Last night (November 22), while many were tuning in to the newest season of I’m A Celebrity, others were participating in a mediocre talent show on Twitter that went viral and held the number one trending spot in the UK for over five hours.
“SING YOUR DIALECT” – which felt reminiscent of the unpolished Noughties X Factor auditions we all adore – was spontaneously created by Manchester-based Twitter user @jacobbmc2 at 7 pm. After listening to a similar Space of the same name created by @TecDevices, where users were invited to sing the likes of Sean Paul’s Temperature in their native tone, Jacob decided to make his own version. In a matter of hours, the room began trending on Twitter under the hashtag #SingYourDialect, gradually drawing in thousands of users before it reached its peak of 50,000.
As the Space scaled, notable figures like Julie Adenuga, Lethal Bizzle, Ethan Payne (Behzinga) and Big Zuu took part to sing snippets from their favourite songs, with the former two giving a rendition of Adele’s Hello and Oasis classic Wonderwall. Public figures including former US President Barack Obama, footballer Declan Rice, ex-UKIP leader Nigel Farage and KSI sat back as they tuned in to the festivities along with the accounts of JD, Newcastle United and Domino’s.
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Yet it didn’t stop there. In response to #SingYourDialect turning its focus on “verified Twitter users”, Black Twitter users @jameelajoie and @YBAANKS went on to create an alternative, titled #NoBlueTickNeeded, for average users who wanted a chance to join in on the fun. Also attracting thousands of listeners, the room began trending in the UK at number two after #SingYourDialect.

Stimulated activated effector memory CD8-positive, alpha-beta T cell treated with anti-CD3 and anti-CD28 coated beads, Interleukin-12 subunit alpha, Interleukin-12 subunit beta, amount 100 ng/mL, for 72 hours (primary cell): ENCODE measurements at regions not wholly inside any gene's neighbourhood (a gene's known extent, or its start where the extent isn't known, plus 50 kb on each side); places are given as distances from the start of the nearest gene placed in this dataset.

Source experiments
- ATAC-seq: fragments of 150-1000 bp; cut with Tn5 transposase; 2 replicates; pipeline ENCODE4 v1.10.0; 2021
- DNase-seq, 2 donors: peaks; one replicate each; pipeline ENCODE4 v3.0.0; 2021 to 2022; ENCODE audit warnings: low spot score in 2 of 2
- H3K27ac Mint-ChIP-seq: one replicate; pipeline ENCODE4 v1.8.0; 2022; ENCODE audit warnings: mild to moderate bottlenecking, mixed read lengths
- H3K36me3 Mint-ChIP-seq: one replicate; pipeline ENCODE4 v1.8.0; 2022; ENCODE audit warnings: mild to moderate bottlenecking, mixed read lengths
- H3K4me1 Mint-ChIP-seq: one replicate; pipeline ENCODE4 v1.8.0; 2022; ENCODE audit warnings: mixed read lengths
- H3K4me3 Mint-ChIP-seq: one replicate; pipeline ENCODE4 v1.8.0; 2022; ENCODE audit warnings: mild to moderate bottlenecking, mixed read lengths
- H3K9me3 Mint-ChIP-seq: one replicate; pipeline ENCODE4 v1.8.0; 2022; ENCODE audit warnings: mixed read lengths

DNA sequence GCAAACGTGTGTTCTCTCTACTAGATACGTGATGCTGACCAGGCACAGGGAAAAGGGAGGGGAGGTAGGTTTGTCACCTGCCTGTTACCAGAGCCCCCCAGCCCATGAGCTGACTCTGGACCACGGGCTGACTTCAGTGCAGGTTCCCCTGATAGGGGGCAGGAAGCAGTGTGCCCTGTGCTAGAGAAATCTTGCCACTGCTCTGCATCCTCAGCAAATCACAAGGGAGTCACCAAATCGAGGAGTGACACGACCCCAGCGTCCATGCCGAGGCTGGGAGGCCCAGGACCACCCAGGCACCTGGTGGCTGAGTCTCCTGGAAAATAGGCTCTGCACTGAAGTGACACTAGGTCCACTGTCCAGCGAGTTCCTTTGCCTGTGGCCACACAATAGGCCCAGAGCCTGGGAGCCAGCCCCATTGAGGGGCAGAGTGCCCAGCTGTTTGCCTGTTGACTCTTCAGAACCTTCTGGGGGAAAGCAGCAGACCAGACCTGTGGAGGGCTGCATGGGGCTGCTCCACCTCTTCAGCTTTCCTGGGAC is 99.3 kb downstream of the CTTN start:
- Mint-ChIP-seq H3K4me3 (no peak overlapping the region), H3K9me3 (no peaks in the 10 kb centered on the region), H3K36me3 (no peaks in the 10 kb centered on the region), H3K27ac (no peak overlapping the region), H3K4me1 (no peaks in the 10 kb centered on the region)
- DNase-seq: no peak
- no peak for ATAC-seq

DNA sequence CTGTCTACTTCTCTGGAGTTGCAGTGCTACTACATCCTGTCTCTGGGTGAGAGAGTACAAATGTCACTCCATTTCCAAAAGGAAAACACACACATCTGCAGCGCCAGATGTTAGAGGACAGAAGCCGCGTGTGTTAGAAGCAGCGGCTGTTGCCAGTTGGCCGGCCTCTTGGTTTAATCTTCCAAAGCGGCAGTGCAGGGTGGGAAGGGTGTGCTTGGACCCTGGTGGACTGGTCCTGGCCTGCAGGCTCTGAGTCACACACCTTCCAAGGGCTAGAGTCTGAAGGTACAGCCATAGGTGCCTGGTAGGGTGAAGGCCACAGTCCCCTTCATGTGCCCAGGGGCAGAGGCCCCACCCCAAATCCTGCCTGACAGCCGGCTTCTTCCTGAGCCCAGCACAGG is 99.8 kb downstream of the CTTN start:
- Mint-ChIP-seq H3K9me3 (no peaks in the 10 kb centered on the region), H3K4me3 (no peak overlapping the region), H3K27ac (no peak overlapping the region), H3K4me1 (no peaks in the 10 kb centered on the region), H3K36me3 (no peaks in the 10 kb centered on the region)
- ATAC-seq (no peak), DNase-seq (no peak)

It’s no surprise it took a successful turn. Following Clubhouse’s abrupt demise, Twitter Spaces has slowly become the hub for live audio. Among the gaming community, which has attracted some of the biggest Spaces, K-pop fans have been using the live audio feature to interact with their favourite artists. Thai rapper and former member of Korean boyband Got7 BamBam, broke a Spaces record earlier in June when hosting one of the biggest K-pop stan rooms on the app, with over 43,000 listeners.
As we’ve learnt from Clubhouse, live audio works well for both its direct connection between supporters and notable figures as well its ability to produce live, spontaneous and innovative moments. With Twitter already a place, which naturally creates and encourages spontaneous moments, it’s no surprise Jacob excelled into viral stardom with only a few hundred followers. His Space invited people all over the world to engage via audio, tweets and listening in, all for some lighthearted fun on a drab Monday evening. Now, with over 50,000 followers on Twitter, a shoutout from Spaces and an invite to the Grammys, Jacob hopes to replicate similar success this evening. Will he strike gold twice? Tune in tonight to find out.
By Jennifer Adetoro, deputy editor at CORQ. Picture credit: Unsplash